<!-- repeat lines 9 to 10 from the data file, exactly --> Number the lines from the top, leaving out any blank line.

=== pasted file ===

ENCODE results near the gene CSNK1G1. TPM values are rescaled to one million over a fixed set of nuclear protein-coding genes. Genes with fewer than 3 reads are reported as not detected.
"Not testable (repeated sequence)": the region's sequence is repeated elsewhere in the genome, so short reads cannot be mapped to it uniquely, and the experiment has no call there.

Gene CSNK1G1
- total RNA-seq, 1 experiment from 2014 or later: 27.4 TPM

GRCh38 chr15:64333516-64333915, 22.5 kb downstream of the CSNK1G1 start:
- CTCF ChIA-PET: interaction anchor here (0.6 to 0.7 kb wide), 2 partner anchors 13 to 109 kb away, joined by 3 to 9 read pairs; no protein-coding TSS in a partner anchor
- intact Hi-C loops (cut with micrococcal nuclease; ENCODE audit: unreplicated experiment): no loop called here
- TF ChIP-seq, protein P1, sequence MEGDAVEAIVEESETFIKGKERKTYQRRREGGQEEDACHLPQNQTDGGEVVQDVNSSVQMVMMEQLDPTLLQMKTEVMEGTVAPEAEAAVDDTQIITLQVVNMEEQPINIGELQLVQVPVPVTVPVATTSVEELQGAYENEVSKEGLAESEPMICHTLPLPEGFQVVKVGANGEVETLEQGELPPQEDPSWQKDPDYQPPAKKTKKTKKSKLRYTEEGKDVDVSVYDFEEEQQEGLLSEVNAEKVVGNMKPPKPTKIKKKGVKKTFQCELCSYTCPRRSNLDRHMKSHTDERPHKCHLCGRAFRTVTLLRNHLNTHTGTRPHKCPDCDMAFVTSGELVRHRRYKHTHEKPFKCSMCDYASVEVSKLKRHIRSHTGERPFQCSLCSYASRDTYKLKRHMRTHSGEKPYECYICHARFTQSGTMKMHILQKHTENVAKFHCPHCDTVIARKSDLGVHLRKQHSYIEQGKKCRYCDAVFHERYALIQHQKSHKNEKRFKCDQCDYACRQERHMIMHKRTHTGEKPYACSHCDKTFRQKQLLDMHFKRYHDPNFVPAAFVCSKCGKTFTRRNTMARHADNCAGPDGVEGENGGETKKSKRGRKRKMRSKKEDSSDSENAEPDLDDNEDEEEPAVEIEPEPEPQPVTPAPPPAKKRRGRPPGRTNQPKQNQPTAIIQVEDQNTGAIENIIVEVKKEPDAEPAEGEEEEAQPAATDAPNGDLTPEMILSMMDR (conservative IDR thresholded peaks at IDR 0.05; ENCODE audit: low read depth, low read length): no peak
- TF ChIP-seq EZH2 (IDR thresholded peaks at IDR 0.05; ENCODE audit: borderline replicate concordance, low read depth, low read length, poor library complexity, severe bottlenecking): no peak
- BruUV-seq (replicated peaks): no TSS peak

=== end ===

- TF ChIP-seq EZH2 (IDR thresholded peaks at IDR 0.05; ENCODE audit: borderline replicate concordance, low read depth, low read length, poor library complexity, severe bottlenecking): no peak
- BruUV-seq (replicated peaks): no TSS peak